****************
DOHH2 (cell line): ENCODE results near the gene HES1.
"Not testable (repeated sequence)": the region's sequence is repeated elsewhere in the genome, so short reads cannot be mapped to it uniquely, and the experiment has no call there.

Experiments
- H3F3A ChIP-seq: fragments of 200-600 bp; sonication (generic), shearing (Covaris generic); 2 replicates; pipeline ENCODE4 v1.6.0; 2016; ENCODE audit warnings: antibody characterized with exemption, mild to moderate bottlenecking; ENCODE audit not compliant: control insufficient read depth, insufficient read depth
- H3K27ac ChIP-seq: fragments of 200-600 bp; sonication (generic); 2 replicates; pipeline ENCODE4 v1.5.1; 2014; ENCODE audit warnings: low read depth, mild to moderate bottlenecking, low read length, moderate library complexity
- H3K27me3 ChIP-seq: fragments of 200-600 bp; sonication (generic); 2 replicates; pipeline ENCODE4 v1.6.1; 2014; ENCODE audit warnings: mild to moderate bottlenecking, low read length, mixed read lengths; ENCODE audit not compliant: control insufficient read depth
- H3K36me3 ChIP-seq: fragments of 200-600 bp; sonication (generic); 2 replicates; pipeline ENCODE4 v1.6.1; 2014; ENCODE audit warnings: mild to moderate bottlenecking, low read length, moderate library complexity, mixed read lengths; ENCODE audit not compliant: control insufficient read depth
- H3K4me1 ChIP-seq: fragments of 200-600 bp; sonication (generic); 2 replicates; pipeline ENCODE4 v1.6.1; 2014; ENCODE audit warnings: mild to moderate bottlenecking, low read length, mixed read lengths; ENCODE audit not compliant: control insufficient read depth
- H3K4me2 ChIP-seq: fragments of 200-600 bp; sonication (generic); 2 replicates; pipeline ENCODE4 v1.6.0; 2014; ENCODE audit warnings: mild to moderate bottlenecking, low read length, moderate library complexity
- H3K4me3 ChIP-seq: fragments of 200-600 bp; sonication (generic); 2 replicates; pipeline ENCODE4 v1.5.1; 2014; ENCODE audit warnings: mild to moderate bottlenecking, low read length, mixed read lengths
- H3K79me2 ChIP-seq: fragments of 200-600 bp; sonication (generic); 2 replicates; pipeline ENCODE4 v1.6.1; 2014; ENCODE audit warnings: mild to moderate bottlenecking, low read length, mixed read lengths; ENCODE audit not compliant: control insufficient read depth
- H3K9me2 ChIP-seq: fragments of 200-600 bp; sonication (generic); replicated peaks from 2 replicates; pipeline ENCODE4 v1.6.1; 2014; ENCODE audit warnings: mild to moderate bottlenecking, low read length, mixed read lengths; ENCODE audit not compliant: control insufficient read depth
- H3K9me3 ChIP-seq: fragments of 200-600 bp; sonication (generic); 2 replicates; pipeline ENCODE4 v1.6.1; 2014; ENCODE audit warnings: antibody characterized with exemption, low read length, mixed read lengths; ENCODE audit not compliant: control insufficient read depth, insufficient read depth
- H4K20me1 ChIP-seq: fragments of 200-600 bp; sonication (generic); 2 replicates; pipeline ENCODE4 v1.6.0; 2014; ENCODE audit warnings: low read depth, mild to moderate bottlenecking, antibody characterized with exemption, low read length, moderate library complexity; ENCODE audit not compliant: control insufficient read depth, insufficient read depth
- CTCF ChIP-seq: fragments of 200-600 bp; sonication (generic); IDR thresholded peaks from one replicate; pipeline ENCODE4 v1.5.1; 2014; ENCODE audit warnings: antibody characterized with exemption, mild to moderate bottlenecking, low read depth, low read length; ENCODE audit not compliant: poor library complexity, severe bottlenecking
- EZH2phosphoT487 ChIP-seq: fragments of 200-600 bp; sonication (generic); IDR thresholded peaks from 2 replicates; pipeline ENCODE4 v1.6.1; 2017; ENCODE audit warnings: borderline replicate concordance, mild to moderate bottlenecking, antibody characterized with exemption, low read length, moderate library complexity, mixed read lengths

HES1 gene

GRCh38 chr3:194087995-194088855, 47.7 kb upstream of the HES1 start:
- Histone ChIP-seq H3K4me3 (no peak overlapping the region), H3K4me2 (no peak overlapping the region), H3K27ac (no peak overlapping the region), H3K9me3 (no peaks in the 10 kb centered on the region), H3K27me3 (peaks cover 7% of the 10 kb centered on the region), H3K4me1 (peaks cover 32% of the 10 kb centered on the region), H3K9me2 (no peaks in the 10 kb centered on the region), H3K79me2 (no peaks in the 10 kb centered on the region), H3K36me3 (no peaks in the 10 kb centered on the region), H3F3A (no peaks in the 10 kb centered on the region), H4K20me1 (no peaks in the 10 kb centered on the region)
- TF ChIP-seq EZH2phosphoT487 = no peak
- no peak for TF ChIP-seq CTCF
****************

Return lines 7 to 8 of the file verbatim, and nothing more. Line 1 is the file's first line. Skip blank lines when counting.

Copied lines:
- H3K36me3 ChIP-seq: fragments of 200-600 bp; sonication (generic); 2 replicates; pipeline ENCODE4 v1.6.1; 2014; ENCODE audit warnings: mild to moderate bottlenecking, low read length, moderate library complexity, mixed read lengths; ENCODE audit not compliant: control insufficient read depth
- H3K4me1 ChIP-seq: fragments of 200-600 bp; sonication (generic); 2 replicates; pipeline ENCODE4 v1.6.1; 2014; ENCODE audit warnings: mild to moderate bottlenecking, low read length, mixed read lengths; ENCODE audit not compliant: control insufficient read depth